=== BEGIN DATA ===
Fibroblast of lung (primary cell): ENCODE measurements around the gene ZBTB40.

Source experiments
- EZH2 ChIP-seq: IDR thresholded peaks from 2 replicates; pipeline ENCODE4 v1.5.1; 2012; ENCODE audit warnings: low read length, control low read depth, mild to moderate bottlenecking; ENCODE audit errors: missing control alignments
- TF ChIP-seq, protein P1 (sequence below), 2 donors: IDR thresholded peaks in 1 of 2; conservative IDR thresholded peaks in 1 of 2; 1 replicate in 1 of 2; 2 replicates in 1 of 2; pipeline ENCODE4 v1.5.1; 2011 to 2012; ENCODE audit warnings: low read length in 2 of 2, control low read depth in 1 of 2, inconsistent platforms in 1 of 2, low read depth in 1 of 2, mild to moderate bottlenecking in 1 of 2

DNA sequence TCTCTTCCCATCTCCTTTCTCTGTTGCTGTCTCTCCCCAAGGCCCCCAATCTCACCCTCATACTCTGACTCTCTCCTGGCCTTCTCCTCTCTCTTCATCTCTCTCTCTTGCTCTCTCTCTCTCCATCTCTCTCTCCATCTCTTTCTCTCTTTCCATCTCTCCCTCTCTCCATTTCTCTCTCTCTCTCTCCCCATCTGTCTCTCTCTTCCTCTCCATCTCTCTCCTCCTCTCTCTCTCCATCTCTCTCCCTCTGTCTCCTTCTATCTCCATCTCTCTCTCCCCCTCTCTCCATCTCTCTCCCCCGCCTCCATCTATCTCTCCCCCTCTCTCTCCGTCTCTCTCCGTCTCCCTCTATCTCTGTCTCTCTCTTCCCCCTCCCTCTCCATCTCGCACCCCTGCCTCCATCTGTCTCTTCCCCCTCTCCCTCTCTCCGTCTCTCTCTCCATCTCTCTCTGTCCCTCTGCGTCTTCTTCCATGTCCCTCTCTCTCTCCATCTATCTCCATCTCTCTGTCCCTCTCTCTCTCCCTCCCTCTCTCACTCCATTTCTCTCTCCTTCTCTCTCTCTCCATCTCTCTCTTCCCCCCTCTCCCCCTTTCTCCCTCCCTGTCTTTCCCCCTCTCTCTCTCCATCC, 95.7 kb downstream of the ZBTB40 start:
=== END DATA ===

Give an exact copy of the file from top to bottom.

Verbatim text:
Fibroblast of lung (primary cell): ENCODE measurements around the gene ZBTB40.

Source experiments
- EZH2 ChIP-seq: IDR thresholded peaks from 2 replicates; pipeline ENCODE4 v1.5.1; 2012; ENCODE audit warnings: low read length, control low read depth, mild to moderate bottlenecking; ENCODE audit errors: missing control alignments
- TF ChIP-seq, protein P1 (sequence below), 2 donors: IDR thresholded peaks in 1 of 2; conservative IDR thresholded peaks in 1 of 2; 1 replicate in 1 of 2; 2 replicates in 1 of 2; pipeline ENCODE4 v1.5.1; 2011 to 2012; ENCODE audit warnings: low read length in 2 of 2, control low read depth in 1 of 2, inconsistent platforms in 1 of 2, low read depth in 1 of 2, mild to moderate bottlenecking in 1 of 2

DNA sequence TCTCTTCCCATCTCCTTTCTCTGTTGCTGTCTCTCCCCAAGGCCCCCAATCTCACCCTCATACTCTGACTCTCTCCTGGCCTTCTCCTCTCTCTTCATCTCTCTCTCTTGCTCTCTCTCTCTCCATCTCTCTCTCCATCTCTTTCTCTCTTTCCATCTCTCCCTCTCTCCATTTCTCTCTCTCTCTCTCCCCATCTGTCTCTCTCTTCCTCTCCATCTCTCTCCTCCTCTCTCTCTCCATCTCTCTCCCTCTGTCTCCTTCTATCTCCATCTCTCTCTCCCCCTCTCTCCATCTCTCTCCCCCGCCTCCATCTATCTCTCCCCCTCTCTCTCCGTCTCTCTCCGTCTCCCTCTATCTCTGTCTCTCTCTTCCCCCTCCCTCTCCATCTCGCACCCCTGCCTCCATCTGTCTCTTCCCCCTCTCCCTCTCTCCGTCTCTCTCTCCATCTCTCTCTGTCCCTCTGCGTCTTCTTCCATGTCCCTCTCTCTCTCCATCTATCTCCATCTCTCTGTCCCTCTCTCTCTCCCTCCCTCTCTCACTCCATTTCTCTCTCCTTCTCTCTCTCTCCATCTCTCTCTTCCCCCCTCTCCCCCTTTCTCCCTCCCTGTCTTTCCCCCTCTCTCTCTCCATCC, 95.7 kb downstream of the ZBTB40 start: